Kevin Martin is moving on.
After just one season in a Thunder uniform, Martin on Tuesday agreed to a four-year, $28 million contract with Minnesota, according to multiple media reports.
The deal can't become official until July 10, when the NBA lifts the annual moratorium on trades and free-agent signings.
“Minny was my first option outside OKC, so I've got to take it,” Martin told USA TODAY Sports. “Especially being (with coach Rick) Adelman, and their starting lineup just needed a (shooting) guard, so I feel like it's a perfect fit. I'm not one to play around. I know where my heart is.”
Martin was one of the pieces the Thunder received in the preseason trade that sent James Harden to Houston. But his departure does not come as a surprise. It was common knowledge that Martin was a one-year rental who would keep the Thunder in championship contention as opposed to a key piece who would complement the team's core for future seasons.
Oklahoma City also received Jeremy Lamb and this year's 12th and 32nd overall picks, which the Thunder used on Steven Adams and Alex Abrines, respectively, and a future first-round pick from Dallas in the deal. Many have criticized that package as below market value for a budding perennial All-Star like Harden. But the Thunder is banking on those assets blossoming and in time becoming critical components around Russell Westbrook, Kevin Durant and Serge Ibaka.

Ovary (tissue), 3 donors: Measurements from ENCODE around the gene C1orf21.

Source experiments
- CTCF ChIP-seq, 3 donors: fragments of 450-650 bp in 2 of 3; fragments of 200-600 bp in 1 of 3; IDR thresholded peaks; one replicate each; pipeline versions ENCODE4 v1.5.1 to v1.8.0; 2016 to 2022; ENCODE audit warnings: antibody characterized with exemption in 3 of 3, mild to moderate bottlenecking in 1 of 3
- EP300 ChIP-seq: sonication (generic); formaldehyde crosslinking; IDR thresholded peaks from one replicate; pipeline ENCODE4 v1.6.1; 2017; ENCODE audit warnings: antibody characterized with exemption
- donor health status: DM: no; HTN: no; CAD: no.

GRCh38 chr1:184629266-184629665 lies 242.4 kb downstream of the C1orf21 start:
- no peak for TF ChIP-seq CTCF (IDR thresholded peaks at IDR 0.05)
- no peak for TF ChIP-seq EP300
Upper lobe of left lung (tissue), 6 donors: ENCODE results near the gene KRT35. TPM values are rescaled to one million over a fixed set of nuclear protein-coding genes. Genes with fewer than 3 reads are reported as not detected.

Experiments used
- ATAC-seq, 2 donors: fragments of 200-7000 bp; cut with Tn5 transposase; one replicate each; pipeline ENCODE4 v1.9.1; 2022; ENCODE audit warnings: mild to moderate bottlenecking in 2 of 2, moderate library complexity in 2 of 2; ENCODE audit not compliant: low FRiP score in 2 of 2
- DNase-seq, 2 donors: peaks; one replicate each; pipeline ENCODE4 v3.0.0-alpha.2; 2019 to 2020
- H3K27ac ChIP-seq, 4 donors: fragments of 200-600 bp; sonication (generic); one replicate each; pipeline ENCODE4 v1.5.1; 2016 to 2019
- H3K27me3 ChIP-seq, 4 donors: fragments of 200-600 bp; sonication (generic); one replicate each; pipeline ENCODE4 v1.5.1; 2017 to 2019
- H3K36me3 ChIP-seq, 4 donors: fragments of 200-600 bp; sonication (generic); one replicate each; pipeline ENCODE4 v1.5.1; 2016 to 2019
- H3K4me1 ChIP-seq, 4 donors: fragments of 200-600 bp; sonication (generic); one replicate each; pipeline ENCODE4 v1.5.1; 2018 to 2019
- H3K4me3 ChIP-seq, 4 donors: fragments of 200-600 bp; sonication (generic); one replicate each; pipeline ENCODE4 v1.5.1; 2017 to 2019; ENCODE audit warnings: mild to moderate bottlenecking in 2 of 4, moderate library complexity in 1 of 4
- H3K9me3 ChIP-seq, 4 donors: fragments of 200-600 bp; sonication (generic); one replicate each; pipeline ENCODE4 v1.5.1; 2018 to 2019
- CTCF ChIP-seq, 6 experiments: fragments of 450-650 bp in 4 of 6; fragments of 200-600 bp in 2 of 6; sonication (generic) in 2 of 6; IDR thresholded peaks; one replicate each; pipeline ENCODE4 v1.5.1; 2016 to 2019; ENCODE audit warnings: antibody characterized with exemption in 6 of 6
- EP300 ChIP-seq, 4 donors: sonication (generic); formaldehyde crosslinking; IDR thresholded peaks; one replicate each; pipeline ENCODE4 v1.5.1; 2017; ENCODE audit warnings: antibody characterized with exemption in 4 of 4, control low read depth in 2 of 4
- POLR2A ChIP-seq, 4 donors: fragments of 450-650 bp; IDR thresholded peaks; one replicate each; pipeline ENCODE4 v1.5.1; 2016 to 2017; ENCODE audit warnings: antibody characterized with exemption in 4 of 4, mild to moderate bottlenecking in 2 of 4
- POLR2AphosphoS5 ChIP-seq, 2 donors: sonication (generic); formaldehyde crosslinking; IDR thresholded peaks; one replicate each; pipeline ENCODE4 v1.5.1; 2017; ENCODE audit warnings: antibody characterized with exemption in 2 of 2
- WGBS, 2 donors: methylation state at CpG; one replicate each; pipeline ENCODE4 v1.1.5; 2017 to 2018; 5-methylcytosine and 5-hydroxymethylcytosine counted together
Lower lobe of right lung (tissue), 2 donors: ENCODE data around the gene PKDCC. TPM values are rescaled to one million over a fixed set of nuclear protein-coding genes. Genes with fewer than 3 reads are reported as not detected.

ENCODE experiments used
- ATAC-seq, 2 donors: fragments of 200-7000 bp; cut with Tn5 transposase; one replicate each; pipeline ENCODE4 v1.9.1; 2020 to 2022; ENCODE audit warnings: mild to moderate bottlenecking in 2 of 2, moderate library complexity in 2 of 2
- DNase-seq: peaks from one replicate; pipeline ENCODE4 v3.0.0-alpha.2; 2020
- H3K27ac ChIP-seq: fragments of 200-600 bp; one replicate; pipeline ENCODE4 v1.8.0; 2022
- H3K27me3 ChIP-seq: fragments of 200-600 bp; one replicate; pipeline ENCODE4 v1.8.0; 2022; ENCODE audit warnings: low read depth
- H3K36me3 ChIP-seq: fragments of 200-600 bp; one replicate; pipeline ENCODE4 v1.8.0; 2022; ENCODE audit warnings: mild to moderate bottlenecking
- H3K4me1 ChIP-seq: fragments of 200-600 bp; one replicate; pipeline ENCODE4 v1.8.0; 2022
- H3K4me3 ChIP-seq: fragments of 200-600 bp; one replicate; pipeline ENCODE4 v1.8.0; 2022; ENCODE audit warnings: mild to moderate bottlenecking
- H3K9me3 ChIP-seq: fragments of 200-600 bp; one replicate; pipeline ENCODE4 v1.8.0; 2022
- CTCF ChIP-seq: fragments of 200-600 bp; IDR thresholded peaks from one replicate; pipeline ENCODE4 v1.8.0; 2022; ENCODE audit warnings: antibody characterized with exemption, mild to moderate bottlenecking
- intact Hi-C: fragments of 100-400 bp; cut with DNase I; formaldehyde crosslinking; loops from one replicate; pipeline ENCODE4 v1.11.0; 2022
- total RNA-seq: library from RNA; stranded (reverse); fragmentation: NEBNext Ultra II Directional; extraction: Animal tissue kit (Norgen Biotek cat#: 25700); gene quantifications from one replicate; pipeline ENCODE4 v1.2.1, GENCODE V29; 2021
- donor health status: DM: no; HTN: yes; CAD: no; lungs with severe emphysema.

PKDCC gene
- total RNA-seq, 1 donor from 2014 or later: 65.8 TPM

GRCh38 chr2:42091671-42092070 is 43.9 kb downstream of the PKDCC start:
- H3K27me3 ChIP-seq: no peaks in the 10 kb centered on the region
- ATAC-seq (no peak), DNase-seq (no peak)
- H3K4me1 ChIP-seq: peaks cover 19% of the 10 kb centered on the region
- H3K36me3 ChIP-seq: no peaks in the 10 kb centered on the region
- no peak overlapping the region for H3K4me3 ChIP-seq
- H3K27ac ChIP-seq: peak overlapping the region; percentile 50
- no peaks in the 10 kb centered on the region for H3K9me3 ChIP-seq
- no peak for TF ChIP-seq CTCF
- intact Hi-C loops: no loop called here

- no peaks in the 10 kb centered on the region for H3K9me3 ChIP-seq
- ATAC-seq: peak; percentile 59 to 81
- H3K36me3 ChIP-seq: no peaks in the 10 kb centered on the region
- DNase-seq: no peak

With maximum contracts already extended to Durant and Westbrook, as well as sizable deals on Ibaka and center Kendrick Perkins, the Thunder simply didn't have the resources to re-sign Martin. Doing so would have put the franchise well past the tax threshold, which, starting this season, penalizes teams $1.50 for every $1 they exceed that plateau. Next season's tax line is projected to be $71.6 million.
The Thunder's payroll this season already is at about $69 million if you exclude Daniel Orton and DeAndre Liggins, both of whom have non-guaranteed contracts.
There's also the matter of Martin's production. He blended in as best he could in an imperfect situation but was far from an ideal fit with the Thunder. Accustomed to being the first option throughout much of his career, Martin was forced to adapt to being the third and sometimes fourth scoring option in OKC.
He averaged 14 points, 2.3 rebounds and 1.4 assists in 77 games last season but scored 10 points or less in 20 games. In the postseason, Martin's shooting percentage plummeted, going from 45 percent to 38 percent from the field and 42.6 percent to 37 percent from 3-point range.
“I knew exactly what my role was going to be,” Martin said in May during his last interview as a member of the Thunder. “I knew I was going to go from being the first option to being the third option. I was going to have to embrace it and that's what I did. I came in here just trying to be a positive influence with what they had already started to create around here and just help the team in any form I can.”
The Thunder, because of its salary cap constraints, is not expected to replace Martin with a major free-agent signing. Instead, the team likely will look to Lamb and third-year guard Reggie Jackson to provide bench scoring.